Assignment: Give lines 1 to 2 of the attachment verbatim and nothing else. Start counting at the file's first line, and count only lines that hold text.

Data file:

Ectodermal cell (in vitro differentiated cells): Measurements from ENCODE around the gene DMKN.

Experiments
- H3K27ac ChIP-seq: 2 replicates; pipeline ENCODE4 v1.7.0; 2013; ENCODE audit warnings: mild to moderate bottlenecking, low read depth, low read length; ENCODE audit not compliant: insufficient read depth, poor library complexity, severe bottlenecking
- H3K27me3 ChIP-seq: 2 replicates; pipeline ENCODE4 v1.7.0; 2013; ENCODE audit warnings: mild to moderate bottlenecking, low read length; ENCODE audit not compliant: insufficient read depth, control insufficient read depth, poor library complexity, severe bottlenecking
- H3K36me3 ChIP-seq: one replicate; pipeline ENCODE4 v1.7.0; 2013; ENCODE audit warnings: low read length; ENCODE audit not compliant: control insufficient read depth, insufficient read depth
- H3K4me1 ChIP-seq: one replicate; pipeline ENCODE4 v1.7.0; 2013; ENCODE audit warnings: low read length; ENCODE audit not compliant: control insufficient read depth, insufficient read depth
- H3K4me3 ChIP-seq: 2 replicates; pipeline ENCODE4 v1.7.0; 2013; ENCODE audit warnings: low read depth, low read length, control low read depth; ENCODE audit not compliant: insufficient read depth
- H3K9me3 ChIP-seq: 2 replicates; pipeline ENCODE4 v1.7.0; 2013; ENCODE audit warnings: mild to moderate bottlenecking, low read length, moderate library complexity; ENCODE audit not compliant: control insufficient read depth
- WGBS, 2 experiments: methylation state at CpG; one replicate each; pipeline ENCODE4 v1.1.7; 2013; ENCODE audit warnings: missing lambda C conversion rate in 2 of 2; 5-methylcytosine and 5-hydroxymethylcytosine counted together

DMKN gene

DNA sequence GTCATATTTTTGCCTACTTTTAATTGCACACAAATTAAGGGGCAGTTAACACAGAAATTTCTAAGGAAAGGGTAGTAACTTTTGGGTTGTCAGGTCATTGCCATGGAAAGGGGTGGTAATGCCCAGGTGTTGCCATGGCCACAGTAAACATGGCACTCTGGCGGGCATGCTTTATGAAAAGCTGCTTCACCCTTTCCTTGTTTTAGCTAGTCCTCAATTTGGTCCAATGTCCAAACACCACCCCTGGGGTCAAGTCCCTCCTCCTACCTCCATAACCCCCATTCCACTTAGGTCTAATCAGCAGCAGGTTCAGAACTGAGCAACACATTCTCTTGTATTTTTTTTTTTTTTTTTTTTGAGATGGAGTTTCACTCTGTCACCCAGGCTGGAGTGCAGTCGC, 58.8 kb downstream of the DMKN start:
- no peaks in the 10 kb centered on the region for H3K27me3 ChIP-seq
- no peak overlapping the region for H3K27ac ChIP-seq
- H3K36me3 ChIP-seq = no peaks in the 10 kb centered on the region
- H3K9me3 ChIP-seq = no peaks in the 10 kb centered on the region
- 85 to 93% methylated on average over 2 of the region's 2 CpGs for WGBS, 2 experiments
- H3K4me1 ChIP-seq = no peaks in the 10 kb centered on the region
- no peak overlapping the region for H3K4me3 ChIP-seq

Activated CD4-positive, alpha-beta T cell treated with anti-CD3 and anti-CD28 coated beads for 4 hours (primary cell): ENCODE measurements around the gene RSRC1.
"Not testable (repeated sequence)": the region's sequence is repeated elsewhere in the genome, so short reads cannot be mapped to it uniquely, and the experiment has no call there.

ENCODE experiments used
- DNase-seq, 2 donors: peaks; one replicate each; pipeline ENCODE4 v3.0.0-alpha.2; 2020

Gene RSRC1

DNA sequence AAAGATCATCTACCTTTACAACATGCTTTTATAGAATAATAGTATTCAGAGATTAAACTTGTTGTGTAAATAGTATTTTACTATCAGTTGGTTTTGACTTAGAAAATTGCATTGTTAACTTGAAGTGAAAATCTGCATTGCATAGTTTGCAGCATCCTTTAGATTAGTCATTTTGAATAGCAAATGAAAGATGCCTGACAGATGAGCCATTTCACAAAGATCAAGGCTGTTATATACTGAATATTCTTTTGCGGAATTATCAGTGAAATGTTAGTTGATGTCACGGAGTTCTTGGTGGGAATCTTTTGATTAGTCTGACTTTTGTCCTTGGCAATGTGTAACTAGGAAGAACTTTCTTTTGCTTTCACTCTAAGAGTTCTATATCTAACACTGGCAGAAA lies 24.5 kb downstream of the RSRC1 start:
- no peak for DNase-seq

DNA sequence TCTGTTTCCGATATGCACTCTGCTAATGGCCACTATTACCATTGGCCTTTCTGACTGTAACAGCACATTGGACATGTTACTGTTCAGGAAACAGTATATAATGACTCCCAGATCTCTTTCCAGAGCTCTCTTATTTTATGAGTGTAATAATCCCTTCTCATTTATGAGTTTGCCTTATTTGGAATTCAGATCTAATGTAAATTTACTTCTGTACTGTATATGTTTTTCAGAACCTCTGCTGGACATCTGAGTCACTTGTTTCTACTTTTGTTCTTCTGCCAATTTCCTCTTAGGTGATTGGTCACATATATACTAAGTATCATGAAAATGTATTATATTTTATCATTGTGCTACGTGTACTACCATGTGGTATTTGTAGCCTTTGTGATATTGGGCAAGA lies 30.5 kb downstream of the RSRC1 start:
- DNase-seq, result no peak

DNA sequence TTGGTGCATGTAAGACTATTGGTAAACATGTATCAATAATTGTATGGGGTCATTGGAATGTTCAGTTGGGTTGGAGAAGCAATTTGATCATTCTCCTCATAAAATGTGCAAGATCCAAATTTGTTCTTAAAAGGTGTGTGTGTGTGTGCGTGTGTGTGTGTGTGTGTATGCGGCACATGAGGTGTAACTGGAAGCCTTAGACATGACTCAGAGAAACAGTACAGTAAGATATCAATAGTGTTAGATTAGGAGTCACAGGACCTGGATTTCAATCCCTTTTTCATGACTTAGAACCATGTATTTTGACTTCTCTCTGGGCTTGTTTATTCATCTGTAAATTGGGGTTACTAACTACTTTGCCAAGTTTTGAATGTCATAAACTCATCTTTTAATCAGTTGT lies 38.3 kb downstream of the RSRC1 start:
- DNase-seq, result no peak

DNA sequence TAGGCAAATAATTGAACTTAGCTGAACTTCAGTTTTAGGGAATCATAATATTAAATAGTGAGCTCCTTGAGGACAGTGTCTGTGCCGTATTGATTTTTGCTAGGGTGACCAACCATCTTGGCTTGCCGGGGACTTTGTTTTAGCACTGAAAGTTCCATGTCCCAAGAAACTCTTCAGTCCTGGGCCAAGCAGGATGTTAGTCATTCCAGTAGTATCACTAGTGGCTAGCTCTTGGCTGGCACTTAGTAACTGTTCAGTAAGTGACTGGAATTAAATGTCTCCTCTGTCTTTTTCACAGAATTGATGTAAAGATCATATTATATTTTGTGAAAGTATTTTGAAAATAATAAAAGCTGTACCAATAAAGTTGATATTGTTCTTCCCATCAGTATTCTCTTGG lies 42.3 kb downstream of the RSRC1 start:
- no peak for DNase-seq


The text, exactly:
Ectodermal cell (in vitro differentiated cells): Measurements from ENCODE around the gene DMKN.

Experiments